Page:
Kano Farm
Kano Farm. Photo courtesy of Jessica Festa.

A Soba-Inspired Dessert

As I love dessert and this is soba town, I head across the street to Kano Farm, which I’m told is the best ice cream in town (and I believe it from the line). This ice cream shop actually has their own creamery, giving the ice cream a thick and soft milk consistency and fresh taste. The menu showcases an array of Japanese flavors: chocolate, rice wine, raspberry, blackberry, vanilla, caramel macchiato, milk and milk black soybean, cafe latte, green tea, and, my scoop of choice buckwheat soba.

I’m not sure what to expect. Would the ice cream actually taste like pasta? Luckily, the answer to that question is no, as flavors of coffee and cinnamon envelop my palate. Soba noodles with soba ice cream: the perfect combination in the perfect place.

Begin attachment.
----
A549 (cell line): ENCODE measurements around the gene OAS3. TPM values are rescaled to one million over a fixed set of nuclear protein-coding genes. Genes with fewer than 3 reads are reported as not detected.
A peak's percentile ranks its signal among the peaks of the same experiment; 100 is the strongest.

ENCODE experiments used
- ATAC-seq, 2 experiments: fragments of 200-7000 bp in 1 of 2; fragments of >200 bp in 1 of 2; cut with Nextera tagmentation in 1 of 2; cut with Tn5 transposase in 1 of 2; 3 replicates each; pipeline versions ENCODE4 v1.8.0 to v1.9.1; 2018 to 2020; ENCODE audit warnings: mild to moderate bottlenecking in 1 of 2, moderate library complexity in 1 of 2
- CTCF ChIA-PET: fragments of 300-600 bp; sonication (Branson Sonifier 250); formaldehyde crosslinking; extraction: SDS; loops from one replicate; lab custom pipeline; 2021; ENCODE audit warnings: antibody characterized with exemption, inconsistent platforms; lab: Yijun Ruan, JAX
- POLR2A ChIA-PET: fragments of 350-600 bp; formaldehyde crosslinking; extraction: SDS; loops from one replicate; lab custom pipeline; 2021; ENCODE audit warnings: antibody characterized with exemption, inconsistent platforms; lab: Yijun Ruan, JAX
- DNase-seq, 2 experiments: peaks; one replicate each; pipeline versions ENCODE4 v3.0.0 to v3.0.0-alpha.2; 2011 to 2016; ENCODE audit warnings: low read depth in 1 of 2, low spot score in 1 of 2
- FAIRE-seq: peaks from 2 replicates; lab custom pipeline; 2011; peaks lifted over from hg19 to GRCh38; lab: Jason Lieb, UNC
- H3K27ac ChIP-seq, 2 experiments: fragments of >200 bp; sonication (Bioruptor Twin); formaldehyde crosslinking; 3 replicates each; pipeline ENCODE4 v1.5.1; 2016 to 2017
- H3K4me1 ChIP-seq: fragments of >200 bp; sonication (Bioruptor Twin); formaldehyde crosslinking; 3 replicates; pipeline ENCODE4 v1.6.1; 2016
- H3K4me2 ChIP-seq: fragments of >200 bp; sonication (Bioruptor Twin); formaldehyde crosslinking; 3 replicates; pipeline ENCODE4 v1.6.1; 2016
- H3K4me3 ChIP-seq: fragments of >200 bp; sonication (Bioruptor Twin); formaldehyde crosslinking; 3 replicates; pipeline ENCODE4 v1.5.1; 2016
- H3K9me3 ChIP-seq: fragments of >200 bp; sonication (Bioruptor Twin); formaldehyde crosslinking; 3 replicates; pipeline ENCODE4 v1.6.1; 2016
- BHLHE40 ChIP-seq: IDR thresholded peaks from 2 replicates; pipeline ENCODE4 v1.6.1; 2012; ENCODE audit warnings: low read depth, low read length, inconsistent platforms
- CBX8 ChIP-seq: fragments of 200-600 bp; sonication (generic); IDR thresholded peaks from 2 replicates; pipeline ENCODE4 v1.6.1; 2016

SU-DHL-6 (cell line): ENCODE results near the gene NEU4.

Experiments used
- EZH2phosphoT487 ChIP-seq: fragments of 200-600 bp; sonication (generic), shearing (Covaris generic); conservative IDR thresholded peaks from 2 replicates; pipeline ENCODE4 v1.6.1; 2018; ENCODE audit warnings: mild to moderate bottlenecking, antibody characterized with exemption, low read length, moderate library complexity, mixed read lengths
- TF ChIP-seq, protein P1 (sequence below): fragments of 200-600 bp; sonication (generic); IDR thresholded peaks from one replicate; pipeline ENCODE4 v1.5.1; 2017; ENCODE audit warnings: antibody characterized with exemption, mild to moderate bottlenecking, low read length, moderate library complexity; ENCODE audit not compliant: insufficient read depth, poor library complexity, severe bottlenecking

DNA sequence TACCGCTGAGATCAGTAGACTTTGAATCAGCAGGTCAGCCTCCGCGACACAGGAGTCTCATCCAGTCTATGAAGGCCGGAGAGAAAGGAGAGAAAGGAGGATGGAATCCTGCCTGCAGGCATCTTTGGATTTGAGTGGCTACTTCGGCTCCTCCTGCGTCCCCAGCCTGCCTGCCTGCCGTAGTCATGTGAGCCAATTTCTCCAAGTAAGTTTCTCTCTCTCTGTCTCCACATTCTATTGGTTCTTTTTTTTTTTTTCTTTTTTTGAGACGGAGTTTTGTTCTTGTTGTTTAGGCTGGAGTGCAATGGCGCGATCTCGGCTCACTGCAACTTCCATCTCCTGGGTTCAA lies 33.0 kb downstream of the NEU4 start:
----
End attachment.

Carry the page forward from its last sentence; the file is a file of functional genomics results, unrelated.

Soba Deal

Through the local tourism office right near the Shinkoro clock tower one can purchase a pass for about $17 that allow the to dine at three different soba restaurants. The pass is good for any three restaurants of the pass holder’s choosing in town.

The Shinkoro, a traditional Japanese wooden clock tower and the iconic symbol of Izushi. Photo courtesy of Jessica Festa.

Continuing The Cultural Exploration

There’s much more to Izushi than just eating — although that’s certainly one of the most important aspects to explore. The reason they call Izushi “Little Kyoto” is because of its preserved heritage and old world charm. The town was at its most powerful during the Edo period, and today sites related to samurai families and castles still remain.

Begin your day with a view of the Shinkoro clock tower, sitting in front of the Izushi Castle ruins, which are pretty well-preserved and provide a great aerial view of the town and backward look into history, dating back to 1604. There’s also Izushi-to Sukyo Temple, which served as the house if worship of the Izushi Castle lord. Buddhist priest Takuan Osho restored it in 1616, and today visitors can explore the grounds and gardens or take part in a guided zen meditation with advance reservation.